Journal of Biomedical OpticsSpecific collection of adherent cells using laser release in a droplet-driven capillary cell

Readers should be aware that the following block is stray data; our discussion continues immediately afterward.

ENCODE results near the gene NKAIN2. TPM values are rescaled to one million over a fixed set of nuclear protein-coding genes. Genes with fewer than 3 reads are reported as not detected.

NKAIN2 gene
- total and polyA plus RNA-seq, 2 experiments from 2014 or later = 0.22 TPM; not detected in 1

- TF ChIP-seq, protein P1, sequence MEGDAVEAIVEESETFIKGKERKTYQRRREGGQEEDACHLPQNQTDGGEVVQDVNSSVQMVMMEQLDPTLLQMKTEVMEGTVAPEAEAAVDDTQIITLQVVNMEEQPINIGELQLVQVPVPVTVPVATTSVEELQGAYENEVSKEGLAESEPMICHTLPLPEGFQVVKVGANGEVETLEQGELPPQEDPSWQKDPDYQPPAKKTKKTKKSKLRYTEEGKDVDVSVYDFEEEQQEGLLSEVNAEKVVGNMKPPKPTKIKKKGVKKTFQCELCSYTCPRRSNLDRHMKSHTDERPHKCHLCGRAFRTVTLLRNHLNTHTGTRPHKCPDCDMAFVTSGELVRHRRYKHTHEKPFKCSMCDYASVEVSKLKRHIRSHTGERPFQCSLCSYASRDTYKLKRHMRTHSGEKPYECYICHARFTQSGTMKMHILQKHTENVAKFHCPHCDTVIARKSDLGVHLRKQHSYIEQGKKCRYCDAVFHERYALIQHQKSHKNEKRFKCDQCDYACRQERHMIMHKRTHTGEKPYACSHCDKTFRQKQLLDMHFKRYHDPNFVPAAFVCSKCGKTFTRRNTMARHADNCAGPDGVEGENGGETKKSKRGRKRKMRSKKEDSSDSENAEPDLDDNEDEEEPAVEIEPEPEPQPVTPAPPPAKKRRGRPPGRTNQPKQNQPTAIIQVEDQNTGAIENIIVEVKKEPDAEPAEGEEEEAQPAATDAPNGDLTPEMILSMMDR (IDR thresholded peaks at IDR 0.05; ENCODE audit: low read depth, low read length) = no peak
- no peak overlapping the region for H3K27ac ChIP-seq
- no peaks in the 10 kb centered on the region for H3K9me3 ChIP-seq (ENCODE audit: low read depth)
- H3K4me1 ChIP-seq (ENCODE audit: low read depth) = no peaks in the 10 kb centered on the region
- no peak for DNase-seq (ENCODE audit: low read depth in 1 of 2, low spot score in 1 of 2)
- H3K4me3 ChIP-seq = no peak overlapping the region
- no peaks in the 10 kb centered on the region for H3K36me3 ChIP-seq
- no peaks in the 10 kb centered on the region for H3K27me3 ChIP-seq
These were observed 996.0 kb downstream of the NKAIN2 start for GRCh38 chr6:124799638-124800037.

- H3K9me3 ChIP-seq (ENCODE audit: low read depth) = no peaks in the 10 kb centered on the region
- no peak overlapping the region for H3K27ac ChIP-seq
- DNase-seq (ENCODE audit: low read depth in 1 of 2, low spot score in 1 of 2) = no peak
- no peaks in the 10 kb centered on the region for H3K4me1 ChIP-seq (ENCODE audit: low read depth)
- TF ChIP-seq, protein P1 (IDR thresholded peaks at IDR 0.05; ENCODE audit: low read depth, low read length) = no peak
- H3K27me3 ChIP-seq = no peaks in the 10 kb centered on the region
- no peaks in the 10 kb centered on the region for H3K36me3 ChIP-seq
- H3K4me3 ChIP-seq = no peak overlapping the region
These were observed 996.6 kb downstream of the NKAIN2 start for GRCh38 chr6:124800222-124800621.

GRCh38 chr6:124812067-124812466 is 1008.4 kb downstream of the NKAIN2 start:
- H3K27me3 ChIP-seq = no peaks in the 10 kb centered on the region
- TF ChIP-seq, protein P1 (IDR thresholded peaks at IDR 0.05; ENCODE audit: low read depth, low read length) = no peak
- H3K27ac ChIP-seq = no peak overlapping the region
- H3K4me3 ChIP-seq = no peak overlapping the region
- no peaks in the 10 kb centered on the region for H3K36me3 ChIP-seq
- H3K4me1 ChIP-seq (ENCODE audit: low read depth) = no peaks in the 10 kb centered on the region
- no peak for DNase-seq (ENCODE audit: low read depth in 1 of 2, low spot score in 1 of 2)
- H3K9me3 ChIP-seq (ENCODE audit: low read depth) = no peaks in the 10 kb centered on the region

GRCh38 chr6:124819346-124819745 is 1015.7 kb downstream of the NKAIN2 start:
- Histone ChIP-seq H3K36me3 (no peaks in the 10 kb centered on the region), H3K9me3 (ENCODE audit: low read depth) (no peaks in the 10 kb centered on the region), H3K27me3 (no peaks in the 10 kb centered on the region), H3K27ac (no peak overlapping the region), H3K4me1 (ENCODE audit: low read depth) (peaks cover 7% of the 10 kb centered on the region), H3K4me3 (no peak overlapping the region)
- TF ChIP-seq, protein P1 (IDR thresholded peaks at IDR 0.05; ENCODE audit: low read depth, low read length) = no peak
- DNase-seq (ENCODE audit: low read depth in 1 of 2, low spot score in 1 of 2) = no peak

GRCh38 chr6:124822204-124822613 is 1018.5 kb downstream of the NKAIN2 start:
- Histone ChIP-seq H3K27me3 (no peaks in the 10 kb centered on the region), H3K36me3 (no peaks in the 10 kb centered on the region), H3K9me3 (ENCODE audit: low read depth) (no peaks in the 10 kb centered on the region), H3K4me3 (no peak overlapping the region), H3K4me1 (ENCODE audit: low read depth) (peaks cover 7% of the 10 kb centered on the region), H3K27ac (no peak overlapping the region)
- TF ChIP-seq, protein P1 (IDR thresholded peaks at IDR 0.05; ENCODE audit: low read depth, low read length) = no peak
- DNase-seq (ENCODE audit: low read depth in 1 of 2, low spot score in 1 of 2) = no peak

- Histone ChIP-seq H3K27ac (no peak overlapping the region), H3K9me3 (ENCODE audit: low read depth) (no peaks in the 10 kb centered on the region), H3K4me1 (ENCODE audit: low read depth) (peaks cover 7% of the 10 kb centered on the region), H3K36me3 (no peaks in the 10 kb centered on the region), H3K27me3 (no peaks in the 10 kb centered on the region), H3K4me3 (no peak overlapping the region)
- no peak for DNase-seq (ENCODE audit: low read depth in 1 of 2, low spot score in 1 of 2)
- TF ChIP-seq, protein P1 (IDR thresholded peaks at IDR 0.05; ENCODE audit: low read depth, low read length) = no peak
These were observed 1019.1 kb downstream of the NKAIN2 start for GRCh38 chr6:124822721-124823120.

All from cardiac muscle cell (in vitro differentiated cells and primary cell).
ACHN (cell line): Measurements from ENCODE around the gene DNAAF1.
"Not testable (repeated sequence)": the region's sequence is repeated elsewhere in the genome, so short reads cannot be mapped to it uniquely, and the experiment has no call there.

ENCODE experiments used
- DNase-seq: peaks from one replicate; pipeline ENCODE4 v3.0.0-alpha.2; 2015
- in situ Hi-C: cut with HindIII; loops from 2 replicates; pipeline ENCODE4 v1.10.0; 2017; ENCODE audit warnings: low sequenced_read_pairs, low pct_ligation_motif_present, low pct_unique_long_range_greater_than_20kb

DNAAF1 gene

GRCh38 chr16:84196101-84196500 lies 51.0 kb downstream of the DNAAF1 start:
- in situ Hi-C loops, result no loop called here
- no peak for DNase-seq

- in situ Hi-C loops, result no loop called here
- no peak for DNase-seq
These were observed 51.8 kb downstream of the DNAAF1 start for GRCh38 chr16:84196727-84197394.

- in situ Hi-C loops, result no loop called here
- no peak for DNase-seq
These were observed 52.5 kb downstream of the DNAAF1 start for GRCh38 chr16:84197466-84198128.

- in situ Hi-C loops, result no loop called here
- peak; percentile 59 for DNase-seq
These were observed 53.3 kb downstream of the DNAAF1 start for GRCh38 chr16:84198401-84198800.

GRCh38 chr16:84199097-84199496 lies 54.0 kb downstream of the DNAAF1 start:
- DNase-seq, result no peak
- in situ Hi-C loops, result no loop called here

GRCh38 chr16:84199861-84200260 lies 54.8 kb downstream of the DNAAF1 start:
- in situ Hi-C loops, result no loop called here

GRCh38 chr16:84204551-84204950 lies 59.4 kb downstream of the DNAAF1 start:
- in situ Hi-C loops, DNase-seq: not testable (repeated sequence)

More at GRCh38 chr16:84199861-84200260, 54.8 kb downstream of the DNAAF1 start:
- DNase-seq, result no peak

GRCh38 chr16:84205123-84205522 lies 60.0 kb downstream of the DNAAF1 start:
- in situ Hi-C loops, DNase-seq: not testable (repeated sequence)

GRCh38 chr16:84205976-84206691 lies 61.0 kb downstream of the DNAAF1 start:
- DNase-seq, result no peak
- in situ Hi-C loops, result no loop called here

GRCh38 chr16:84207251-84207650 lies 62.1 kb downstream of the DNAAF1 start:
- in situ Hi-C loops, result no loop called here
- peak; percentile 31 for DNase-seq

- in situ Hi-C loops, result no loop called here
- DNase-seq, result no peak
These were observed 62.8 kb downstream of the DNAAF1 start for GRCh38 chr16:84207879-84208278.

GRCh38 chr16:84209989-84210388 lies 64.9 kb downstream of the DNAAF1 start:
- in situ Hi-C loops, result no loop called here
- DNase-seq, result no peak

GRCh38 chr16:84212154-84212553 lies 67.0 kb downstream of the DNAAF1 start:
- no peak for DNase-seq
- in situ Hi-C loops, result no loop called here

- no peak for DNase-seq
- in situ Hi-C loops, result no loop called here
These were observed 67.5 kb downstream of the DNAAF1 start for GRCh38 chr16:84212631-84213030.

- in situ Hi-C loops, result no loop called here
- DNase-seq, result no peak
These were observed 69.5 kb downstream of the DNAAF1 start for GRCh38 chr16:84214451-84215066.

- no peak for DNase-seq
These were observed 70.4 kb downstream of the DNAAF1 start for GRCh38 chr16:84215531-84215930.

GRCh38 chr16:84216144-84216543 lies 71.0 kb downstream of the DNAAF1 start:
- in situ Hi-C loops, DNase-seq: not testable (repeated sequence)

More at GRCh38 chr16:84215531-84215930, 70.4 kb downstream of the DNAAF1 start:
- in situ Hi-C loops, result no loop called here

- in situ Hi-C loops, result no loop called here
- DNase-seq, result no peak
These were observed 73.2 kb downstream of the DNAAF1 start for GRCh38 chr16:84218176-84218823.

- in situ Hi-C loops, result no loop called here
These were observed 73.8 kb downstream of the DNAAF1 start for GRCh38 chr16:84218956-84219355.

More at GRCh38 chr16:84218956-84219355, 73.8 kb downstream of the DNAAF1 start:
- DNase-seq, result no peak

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Laser pressure catapulting of adherent cells directly or cells grown on micropallets are two common methods of dislodgement. We describe a method where laser catapulting is performed as a flow is introduced orthogonally in a simple capillary chamber that is inexpensive and obviates flow-generating devices. The moving cells terminate near the contact line within the liquid medium, ensuring that they remain continuously hydrated and where the surface-tension forces hold them in place to permit a later collection process with a receptacle. By dislodging the cells close to the free edge of the liquid chamber, the amount of cell travel and, thus, contamination is minimized. The metrics of cell death and movement show that firing of the laser beam center a distance away from the cell to create a bubble that cavitates over time is more viable with the technique than directly on the cell.